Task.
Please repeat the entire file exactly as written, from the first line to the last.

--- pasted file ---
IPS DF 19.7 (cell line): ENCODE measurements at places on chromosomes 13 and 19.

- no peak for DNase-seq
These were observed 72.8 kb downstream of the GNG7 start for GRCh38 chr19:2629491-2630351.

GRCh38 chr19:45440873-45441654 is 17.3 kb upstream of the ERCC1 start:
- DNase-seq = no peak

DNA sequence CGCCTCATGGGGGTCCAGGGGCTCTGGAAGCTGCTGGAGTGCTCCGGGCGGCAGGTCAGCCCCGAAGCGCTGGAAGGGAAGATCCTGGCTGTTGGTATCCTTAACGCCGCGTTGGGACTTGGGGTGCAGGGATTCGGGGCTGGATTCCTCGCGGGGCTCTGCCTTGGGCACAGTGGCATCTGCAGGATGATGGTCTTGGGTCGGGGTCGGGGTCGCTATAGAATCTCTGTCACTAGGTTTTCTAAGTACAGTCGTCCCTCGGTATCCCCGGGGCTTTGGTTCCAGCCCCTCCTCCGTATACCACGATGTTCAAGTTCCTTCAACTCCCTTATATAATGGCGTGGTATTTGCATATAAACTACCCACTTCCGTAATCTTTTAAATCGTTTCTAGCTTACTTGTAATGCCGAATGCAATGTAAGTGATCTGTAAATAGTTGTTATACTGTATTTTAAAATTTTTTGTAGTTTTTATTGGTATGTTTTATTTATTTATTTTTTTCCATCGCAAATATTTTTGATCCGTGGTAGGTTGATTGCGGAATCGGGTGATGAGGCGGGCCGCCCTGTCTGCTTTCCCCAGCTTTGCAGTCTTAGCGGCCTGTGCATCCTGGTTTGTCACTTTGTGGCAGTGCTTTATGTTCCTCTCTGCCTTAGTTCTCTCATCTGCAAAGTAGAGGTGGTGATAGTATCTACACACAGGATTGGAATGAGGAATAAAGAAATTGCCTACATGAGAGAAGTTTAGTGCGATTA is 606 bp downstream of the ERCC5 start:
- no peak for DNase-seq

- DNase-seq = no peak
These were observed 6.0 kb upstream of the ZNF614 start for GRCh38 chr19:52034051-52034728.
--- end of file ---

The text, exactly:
IPS DF 19.7 (cell line): ENCODE measurements at places on chromosomes 13 and 19.

- no peak for DNase-seq
These were observed 72.8 kb downstream of the GNG7 start for GRCh38 chr19:2629491-2630351.

GRCh38 chr19:45440873-45441654 is 17.3 kb upstream of the ERCC1 start:
- DNase-seq = no peak

DNA sequence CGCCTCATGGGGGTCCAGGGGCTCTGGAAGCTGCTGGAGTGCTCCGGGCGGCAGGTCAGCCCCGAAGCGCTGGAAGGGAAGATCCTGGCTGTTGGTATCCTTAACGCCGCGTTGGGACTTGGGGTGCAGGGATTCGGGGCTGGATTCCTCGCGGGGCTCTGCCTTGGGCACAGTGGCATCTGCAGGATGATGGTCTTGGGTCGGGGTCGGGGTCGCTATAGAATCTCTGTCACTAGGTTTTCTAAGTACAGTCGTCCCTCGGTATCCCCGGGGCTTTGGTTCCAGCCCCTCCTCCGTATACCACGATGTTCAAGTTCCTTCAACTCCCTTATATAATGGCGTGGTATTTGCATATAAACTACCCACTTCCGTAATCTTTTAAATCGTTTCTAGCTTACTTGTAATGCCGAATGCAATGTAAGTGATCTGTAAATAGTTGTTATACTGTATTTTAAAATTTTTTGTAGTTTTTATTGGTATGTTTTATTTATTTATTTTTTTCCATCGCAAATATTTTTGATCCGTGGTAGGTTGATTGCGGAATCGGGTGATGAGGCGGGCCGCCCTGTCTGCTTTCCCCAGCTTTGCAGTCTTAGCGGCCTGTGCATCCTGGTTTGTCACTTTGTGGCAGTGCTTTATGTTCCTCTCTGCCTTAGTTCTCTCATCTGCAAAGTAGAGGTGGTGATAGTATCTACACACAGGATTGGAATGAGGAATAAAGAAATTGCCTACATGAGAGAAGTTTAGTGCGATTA is 606 bp downstream of the ERCC5 start:
- no peak for DNase-seq

- DNase-seq = no peak
These were observed 6.0 kb upstream of the ZNF614 start for GRCh38 chr19:52034051-52034728.